I always connect the London Eye with Canary Wharf due to the way the media seems to associate one with the other quite frequently. For me, I always associate Canary Wharf with a battle on Dr Who when Rose was listed as a casualty but ended up in an alternate world alive. Yes, I'm a Dr. Who fan and am proud of it but back to Canary Wharf.
Things stayed quite busy until the 1960's when shipments slowed down and by 1980, all the docks had closed down. One year later, the government's Secretary of State founded the Docklands Development Corporation whose focus was to try to rebuild the area. By 1988, construction began on a development funded by a Canadian millionaire.
The new development contained One Canada Square which was the tallest building at that time and remained the tallest at 244 meters until 2010. By the early 1990's several banks and newspapers moved in and it was off but in 1992, the company running it filed for bankruptcy and it went into receivership with a variety of banks. In 1995, the Canadian who funded the original development and his partners raised enough money to buy Canary Wharf back from the banks for 800 million pounds..
In 2004, another company Songbird lead by Morgan Stanley purchased it back from the Canadian developer after an 11 month battle for control. Then five years later, Songbird collapsed due to it's debt load and Canary Wharf was purchased by another company. Around 2014, the management company arranged to expand the development by building 30 new buildings filled with stores, residential and offices , adding almost 5 million square feet more to the original buildings.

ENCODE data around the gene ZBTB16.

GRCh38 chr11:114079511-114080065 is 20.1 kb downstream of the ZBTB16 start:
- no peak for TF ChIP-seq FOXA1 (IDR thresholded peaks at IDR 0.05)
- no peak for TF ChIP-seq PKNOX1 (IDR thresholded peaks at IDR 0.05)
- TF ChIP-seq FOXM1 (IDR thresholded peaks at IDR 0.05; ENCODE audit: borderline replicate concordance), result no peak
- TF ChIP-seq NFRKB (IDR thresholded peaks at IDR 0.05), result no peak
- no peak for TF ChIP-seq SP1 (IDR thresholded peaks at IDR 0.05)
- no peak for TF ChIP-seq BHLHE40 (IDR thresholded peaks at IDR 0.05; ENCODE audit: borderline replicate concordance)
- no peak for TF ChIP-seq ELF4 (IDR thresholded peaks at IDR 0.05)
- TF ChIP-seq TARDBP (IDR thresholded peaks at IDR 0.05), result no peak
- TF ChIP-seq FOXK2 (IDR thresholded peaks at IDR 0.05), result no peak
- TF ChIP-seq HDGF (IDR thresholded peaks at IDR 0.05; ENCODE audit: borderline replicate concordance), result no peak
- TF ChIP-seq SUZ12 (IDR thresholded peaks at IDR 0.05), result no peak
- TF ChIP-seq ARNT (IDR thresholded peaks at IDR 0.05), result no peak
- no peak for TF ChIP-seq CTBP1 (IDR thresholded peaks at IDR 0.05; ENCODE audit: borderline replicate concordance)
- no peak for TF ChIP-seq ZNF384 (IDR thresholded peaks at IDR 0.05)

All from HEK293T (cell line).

Now Canary Wharf is the second central business district in London with all it's banks and financial institutions. In addition, it is one of the main financial centers in the United Kingdom and the world.
In 1993, the Sunday Times and Great Britain's Architecture Foundation held a competition for a new landmark to celebrate the new millennium. Although no winner was selected, the architects who submitted the plan for this Ferris wheel decided to get it built themselves and found the land for it on the south side of the river Thames.
Construction began in 1998. It was put together horizontally before being hoisted into it's current position in 1999. It was originally named the "Millennium Wheel" in commemoration of the year 2000. At 443 feet tall, it held the record for the tallest Ferris wheel in the world until 2006 when a new wheel was built in China that took the title away.
It has become one of London's biggest tourist attractions. It is credited with people developing a new interest in Ferris wheels. Although it is called a Ferris wheel it is actually classified as the worlds largest cantilevered observation wheel with 32 capsules, each capsule represents one of the boroughs of London. It is possible to see as far as Windsor Castle from one of the capsules which is about 40 kilometers away. Although, there are 32 capsules, there is no number 13 so instead of 1 to 32, they are numbered 1 to 12 and 14 to 33.
In addition, the name was officially changed from the "Millennium Wheel" to the London Eye in March 2000 when they started charging admission. It attracts over 3.5 million visitors each year and is the most popular paid tourist attraction in the United Kingdom and gets more visitors each year than the Taj Mahal and the Great Pyramids of Giza.
I've been to London but it was long enough ago to know really know about either place so I've put them on my list of places to visit the next time I go over which is probably going to be in another couple or three years. Let me know what you think, I'd love to hear. Have a great day.